High-School Graduation Standards Business leaders have been pushing for tougher graduation standards, especially to produce workers ready for high-skilled jobs. In a new focus on science and math, students will be required to pass geometry, algebra II, biology and either chemistry or physics to graduate. End-of-course exams will replace the more generalized FCAT.

Insurance Reform Pressing for changes in the state’s volatile property insurance market, the business lobby wanted to give insurers more leeway in the rates they can charge. On the last day of the session, lawmakers passed a bill allowing increases of up to 10 percent a year with little state oversight.

Lawsuit Reform It will be harder to win slip-and-fall lawsuits with a new law putting the burden of proof on the victim, who will now have to show that the business knew the danger existed for enough time to have it fixed or removed.

Oil Drilling Senate President Jeff Atwater put the brakes on any move this year to allow drilling for oil and gas in state waters between 3 and 10 miles off the state’s coastline. The April 20 oil-platform explosion and subsequent oil spill in the Gulf of Mexico will likely kill any attempt to resurrect the issue in the near future.

Parental Liability Parents are allowed to sign liability waivers for certain risky activities their children engage in without losing the right to sue if unforeseen yet preventable events lead to injury. The legislation was filed after a court ruled that parents could not waive their child’s right to sue. Businesses where children might be injured argued that they might be forced to close if they had to operate without liability waivers.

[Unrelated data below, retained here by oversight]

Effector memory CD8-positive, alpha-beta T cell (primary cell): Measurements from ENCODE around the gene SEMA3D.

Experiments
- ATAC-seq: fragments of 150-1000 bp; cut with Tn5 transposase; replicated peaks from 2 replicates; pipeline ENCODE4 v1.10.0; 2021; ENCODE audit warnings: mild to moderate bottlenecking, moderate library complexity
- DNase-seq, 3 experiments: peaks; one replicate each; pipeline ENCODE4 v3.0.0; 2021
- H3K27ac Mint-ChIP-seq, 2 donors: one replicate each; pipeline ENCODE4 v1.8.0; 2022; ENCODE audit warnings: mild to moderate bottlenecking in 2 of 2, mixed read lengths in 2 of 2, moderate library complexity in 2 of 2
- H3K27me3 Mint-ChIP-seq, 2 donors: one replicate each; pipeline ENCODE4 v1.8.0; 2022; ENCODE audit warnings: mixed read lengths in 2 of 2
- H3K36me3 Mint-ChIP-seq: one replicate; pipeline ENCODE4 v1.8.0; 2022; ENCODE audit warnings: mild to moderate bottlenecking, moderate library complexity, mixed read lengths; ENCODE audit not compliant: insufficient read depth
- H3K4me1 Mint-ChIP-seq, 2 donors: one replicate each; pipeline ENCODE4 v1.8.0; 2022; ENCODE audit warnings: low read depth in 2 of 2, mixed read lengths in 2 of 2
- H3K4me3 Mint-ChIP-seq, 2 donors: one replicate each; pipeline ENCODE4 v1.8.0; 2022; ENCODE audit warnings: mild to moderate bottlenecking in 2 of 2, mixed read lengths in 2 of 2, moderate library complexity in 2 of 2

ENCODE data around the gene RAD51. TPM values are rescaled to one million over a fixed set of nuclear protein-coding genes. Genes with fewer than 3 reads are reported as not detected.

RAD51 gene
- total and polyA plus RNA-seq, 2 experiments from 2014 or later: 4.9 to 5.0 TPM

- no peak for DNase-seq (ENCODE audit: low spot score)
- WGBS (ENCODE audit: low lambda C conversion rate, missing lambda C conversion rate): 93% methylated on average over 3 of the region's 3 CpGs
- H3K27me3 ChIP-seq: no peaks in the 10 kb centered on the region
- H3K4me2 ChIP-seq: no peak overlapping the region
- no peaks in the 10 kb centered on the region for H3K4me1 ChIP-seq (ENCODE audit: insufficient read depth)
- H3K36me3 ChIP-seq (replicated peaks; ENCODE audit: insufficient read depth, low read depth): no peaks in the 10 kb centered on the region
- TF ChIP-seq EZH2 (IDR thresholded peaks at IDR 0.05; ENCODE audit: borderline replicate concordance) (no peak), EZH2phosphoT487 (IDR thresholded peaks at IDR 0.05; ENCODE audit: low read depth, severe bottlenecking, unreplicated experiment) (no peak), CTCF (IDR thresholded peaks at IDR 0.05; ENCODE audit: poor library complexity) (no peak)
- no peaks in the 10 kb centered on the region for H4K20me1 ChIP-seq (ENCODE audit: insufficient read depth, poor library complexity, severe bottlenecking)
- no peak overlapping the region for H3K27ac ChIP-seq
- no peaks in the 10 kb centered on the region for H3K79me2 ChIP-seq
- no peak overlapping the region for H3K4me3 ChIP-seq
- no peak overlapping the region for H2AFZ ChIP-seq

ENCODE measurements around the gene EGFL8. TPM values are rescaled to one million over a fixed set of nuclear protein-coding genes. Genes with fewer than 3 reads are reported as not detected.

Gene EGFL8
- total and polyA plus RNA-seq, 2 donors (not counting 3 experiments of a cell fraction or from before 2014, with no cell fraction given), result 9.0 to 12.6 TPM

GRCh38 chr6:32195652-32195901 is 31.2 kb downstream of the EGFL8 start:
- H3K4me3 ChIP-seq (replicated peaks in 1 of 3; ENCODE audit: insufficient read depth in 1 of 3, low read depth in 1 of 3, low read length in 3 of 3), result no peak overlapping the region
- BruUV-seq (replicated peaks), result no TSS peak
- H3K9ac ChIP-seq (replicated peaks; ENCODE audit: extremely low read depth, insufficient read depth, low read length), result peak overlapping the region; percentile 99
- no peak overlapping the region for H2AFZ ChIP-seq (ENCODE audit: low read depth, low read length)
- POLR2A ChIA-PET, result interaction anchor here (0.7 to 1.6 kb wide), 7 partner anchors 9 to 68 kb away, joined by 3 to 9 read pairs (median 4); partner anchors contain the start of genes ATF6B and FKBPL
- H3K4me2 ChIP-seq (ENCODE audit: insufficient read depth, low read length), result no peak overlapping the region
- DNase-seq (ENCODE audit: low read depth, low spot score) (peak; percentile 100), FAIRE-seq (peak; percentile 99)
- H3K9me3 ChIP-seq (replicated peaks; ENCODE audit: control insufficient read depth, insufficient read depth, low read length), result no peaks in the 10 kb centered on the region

Sales Tax Holiday After a two-year hiatus, the annual tax-free, back-to-school shopping holiday, a favorite of retail stores, was revived but will be much shorter in duration. Once a 10-day holiday, this year it has been reduced to three days, Aug. 13–15.

No sales tax will be charged on school supplies under $10 or on clothing, books, shoes, wallets and bags costing less than $50. It will cost the state $21 million in lost sales tax revenues.

School Vouchers More dollars were made available to allow corporations to get a state tax write-off for contributions to programs that provide private school vouchers for low-income students. The law expands the cap on Florida Tax Credit Scholarships to $140 million and increases that further as more companies contribute. The student scholarships would gradually increase from $3,950 to 80 percent of the per-pupil funding for public school. Currently, public schools receive $6,866 per student.

Trade with Cuba State employees cannot provide a “certificate of export” for any goods being sent from Florida to Cuba.

Unemployment Tax There will be a two-year freeze on the higher taxes needed to replenish the state fund that provides unemployment compensation benefits. Business interests last year agreed to pay higher taxes because the fund was running out of money, but the quick rise in unemployment led to taxes far higher than what had been expected.

The News Service of Florida contributed to this report.